18 June. Paris. You’ve got to hand it to the Americans. They know how to put on a show...and at just the right time to impress wavering Europeans. This weekend the F-35 Lightning II will grace the skies over the Paris Air Show. Named after two iconic aircraft – an American twin-engined World War Two fighter-bomber and a British Cold War interceptor – this plane could well be the last manned fighter and equip allied air forces for much of this century. That is if Pentagon assumptions are to believed, which are normally about as accurate as predictions by the manager of the England soccer team. Is this the triumph of hope of experience?
The amounts involved are truly staggering. The US is investing around $1 trillion (£0.62 trillion/€0.70 trillion) over what is claimed will be a fifty-year in-service life, having cost some $379 billion (£234 billion/€265 billion) to design and build. There will be some 2,443 aircraft built, mainly of the conventional F-35A and the navalised F-35C variants, which will also arm the air forces and navies of the Anglo-sphere Australia, Britain and Canada and others, such as Denmark, Israel, Italy, the Netherlands, Norway and Denmark. I will not even bother discussing the short and vertical rip-off F-35B, with half the range and half the payload of the conventional version. If there is one thing Britain's 2010 Strategic Pretence and Impecunity Review got right it was to cancel the F-35B and replace it with the F-35C.
This issue of how long the plane will remain in service (and indeed when it will eventually come into service) is critical, especially as the programme started back in 1996. In 2001 the Pentagon suggested that the in-service life of the Lightning II would be thirty years. In 2006 that date mysteriously rolled back to fifty years. Being a Yorkshire cynic I am tempted to suggest that the fifty year in life service now claimed for the Lightning II is simply to reduce the perception of cost in Congress and amongst European governments by spreading said cost over a longer timeframe. There is certainly some evidence for this. At the very least the many travails of the programme have helped to make the benighted Eurofighter Typhoon look a little more respectable. You may recall the Typhoon was designed as an air defence fighter to protect Britain and other Europeans against Soviet air incursions. Now, miraculously, it sings, dances and fries eggs, and all at the same time.
But is the Lightning II the right aircraft? Probably yes. The real issue is of course the balance to be struck between cost, performance and change. The many challenges we in the West face range from state hyper-competition to the use of fragile and failed states as bases for catastrophic terrorist attack, and all of the above fueled by rampant developments in and the spreading of weapons technologies. Therefore, having looked at several programmes, and given how much has thus far been invested, it seems to me to be the only real option for Western air forces and navies over the medium term. There is risk. Technology is indeed advancing at a staggering pace and multi-role fighter-bombers are a bit like your PC – all shiny and new when bought, but soon become a little jaded compared with the new systems on the block (or should that be bloc?) a year or so later. But then again there is no way around the opportunity cost problem.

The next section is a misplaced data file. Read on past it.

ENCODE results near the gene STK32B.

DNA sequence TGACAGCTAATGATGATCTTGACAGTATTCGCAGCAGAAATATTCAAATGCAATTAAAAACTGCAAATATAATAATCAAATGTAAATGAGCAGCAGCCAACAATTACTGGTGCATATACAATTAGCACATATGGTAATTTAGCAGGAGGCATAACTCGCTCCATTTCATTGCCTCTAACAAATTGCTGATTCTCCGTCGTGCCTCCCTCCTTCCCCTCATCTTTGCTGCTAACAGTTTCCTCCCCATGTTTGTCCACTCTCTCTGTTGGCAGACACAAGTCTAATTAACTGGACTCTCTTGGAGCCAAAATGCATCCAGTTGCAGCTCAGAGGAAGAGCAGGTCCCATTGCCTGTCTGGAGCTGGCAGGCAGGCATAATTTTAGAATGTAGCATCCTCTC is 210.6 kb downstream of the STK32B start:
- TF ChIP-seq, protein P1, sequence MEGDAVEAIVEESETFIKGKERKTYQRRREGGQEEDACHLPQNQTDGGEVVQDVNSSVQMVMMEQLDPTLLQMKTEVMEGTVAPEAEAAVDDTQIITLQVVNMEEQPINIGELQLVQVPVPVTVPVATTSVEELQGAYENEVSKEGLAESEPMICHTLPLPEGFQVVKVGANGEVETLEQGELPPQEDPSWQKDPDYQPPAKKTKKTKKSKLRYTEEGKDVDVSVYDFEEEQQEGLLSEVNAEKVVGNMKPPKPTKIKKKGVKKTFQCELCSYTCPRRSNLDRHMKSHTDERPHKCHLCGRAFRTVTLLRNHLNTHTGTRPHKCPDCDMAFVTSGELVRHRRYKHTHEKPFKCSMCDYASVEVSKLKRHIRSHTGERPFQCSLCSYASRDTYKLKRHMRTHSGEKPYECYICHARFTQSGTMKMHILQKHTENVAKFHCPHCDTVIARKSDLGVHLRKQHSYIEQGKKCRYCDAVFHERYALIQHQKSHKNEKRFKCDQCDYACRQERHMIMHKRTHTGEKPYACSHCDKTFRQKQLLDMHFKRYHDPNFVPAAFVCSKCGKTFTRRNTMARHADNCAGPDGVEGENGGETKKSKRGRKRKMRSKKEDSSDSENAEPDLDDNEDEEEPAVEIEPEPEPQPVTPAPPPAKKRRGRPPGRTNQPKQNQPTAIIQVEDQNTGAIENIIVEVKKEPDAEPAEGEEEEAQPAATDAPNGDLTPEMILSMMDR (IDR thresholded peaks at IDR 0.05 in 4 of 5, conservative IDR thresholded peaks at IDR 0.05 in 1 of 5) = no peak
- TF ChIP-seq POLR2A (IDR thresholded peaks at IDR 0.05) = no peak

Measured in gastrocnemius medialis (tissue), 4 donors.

Would I recommend Europaans doing Lightning II again? No. Or, let me put it another way, yes. But, only if the US is far more willing to share critical technologies with paying allies and/or if Europe’s own defence industry fails to move past the men in sheds with hammers state in which it seems perpetually locked. The lesson from Lightning II is that European defence industries need to get over their obsession with meaningless sovereignty and local employment and become far better organised and much more efficient. That means a European Defence Agency worthy of the name with far more synergies between said national industries.
Only then will Europe stop designing aircraft for the Stone Age, deploying them in the Information Age but in so few numbers that cost becomes wildly disproportionate to performance. Without a radical reform of Europe’s defence and technological industrial base (DTIB) that is indeed the future as technology and defence inflation drive up the cost of military equipment. Indeed, without radical reform European defence industries will continue to be little more than sub-contractors for American giants.
Berlin, London...and Paris take note. Lightning always strikes twice.